Russian outsize freight specialist Volga-Dnepr is planning to start operating flights to the Antarctic. For this purpose, the operator has joined efforts with OEM Ilyushin and State Scientific Research Institute of Civil Aviation in testing the Il-76 (Il-76TD-90VD) cargo jet landing on an ice airfield.
One of Volga-Dnepr’s aircraft has recently become the first Il-76 to land in the Antarctic, at the airfield of the Russian research station Novolazarevskaya. After landing successfully, the airliner performed several high-speed taxi tests to make sure the proposed method of using the thrust reversers was appropriate for such type of airports. The tests are expected to result in amendments to the Il-76 flight crew operating manual, allowing the type to operate from snow-covered ice strips.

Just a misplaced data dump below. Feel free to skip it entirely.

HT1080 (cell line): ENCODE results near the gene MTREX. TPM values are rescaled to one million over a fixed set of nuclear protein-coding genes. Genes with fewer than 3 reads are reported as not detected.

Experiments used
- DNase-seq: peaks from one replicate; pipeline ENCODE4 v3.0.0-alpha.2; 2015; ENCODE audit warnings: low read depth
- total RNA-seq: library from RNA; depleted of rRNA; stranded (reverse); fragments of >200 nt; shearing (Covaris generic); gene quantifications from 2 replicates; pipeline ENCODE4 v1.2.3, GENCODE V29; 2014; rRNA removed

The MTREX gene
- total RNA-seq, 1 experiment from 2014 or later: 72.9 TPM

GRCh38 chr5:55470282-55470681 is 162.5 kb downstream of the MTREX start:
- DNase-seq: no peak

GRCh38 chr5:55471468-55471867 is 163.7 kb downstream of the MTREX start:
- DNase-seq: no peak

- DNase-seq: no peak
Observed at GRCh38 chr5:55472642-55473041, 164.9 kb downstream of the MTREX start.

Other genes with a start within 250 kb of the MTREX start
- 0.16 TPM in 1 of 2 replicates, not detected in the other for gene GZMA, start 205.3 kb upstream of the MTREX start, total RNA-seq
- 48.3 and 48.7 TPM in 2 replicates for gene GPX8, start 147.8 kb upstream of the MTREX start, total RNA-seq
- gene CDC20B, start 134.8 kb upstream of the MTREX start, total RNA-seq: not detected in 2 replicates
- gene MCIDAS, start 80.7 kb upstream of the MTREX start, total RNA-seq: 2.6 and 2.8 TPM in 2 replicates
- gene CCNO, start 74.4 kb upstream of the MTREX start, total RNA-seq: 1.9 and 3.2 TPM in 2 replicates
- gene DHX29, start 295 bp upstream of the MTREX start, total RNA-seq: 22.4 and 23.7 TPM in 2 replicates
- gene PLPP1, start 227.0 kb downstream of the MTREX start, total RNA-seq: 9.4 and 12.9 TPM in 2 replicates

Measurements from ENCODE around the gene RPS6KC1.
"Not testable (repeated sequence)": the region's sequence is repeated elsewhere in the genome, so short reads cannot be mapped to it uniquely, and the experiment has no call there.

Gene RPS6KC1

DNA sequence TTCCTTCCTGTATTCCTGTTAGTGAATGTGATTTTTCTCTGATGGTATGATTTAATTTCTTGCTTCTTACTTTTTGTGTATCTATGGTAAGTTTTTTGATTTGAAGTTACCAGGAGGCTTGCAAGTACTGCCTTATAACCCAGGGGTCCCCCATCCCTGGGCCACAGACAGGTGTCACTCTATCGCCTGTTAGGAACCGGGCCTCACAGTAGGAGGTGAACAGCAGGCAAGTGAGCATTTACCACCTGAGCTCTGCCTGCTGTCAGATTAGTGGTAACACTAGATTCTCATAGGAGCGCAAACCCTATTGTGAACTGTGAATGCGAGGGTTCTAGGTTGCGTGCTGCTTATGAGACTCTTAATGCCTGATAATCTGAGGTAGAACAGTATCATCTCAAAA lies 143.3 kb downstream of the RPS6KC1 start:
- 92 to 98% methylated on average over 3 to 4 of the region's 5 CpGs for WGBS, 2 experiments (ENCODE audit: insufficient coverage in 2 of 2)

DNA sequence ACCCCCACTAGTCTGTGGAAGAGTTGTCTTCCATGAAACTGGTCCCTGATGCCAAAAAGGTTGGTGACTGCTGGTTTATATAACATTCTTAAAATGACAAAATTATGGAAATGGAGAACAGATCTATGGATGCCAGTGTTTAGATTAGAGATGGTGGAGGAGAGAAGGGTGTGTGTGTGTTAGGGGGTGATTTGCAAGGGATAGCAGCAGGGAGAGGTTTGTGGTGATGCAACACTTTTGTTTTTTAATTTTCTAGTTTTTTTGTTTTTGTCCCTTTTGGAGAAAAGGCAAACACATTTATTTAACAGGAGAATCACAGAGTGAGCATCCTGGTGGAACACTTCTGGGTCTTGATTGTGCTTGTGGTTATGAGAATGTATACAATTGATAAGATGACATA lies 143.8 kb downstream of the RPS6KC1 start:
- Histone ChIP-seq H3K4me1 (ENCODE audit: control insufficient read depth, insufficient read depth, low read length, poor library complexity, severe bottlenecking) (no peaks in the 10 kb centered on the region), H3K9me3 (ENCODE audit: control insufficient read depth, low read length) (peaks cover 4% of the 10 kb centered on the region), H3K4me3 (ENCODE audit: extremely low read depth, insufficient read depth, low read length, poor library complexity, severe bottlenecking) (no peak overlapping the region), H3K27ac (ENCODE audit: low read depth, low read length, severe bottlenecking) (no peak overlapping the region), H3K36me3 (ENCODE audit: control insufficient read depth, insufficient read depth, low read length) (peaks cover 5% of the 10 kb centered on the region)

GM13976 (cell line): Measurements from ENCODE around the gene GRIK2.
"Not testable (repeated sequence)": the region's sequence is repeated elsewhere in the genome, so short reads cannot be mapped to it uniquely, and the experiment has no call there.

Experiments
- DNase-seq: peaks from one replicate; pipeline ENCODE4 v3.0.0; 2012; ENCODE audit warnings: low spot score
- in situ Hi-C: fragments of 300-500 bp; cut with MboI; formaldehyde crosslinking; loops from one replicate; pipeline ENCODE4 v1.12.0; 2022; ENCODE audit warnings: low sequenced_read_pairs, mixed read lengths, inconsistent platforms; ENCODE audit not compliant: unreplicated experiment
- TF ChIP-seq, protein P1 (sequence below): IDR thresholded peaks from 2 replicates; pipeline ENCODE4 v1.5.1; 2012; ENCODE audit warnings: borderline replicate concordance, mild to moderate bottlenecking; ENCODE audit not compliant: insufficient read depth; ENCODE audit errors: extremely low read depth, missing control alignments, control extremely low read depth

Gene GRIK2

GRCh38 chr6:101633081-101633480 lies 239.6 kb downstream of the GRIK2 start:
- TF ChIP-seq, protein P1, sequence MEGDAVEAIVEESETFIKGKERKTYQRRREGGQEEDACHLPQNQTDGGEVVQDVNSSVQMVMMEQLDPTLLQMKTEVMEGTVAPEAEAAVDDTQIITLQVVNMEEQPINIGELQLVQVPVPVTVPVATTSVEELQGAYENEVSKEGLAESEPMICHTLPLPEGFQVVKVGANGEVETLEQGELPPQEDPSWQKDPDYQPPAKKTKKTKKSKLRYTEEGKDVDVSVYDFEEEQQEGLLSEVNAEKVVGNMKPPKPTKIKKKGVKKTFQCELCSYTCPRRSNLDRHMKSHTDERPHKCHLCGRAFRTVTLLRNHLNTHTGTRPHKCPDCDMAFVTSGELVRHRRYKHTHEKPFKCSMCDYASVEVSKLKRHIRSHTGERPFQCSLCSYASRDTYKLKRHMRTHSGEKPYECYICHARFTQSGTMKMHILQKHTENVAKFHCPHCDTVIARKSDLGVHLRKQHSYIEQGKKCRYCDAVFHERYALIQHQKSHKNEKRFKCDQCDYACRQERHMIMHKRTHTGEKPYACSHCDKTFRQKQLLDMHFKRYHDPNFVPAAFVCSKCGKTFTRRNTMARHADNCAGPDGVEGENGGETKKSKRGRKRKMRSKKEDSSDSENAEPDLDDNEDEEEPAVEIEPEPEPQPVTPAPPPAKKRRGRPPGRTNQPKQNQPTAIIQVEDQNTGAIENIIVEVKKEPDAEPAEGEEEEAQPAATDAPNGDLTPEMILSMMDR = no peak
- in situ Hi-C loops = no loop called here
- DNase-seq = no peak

Georgy Sokolov, sales director at the carrier’s British division Volga-Dnepr UK, says the aicraft will then be able to fly to the Arctic and the Antarctic.
Volga-Dnepr has already started joint work on a major project with South African company Antarctic Logistics Centre International (ALCI), which runs a supply line between Cape Town and Novolazarevskaya. According to open sources, ALCI is using for this purpose at least one Il-76TD, operated by Belarusian carrier Transaviaexport.
Il-76TDs have been flying to the Antarctic since the mid-1980s. The baseline design is powered by four Soloviev D-30KP-2 turbofan engines producing 12 t of thrust each, whereas the Il-76TD-90VD version has more powerful Aviadvigatel PS-90A-76 powerplants with 14.5 t of thrust.
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